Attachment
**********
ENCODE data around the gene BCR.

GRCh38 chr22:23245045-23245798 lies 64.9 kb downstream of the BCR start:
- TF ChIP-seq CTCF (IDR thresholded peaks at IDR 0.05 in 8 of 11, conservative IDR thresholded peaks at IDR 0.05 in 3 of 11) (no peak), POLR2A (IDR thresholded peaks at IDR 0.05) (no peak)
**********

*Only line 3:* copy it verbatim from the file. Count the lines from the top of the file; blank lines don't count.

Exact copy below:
- TF ChIP-seq CTCF (IDR thresholded peaks at IDR 0.05 in 8 of 11, conservative IDR thresholded peaks at IDR 0.05 in 3 of 11) (no peak), POLR2A (IDR thresholded peaks at IDR 0.05) (no peak)